Think of some of the most iconic ancient innovations: the wheel, the arrowhead, pottery. In each case some one knew how to make such a thing, because they were mentored by some one before them knowledgeable in the craft. Each learned a skill which enabled them to replicate a thing of value, hone their skills, and ideally advance the technology to a higher state – perhaps make the wheel lighter, the pottery more resilient to persistent heat.
But who knows how to craft a camera, or a computer mouse, or a compact fluorescent bulb? Indeed, no one does. Because each of these (and many more) current technological artifacts are concoctions of ideas. A point-and-click camera is (as Matt Ridley puts it) a confection of ideas – silicon, microchips, plastics, lenses, batteries, various refined metals! – all mashed together performing a feat of alchemy that represents a camera as we know it. To take snapshots at our children’s birthdays.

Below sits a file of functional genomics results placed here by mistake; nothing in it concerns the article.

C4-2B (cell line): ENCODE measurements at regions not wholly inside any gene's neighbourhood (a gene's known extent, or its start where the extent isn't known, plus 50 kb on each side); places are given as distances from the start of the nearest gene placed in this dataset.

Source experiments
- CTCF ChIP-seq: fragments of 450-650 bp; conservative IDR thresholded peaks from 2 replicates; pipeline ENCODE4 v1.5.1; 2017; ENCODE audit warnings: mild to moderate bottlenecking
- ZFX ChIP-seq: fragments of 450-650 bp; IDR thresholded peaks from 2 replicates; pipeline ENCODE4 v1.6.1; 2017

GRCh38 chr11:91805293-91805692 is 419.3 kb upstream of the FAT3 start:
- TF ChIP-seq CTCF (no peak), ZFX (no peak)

The battery alone is an astonishing marvel. And what individual knows how to make a battery? Well, no one person does. It takes far more than a village. From the miners digging for nickel to the offshore rig operators extracting oil to refine into plastics that are carried in trucks and ships around the world, it takes fractions of mindshare from millions of humans to produce a camera as we know it.
The point is: since it’s nigh impossible to claim credit for singular innovation, we’re at our best when we recognize the deep contributions of all in the value chain which precedes – and follows – whatever we contribute to. The most innovative leaders know how to harness available technology, envision potential future, and enlist others into action.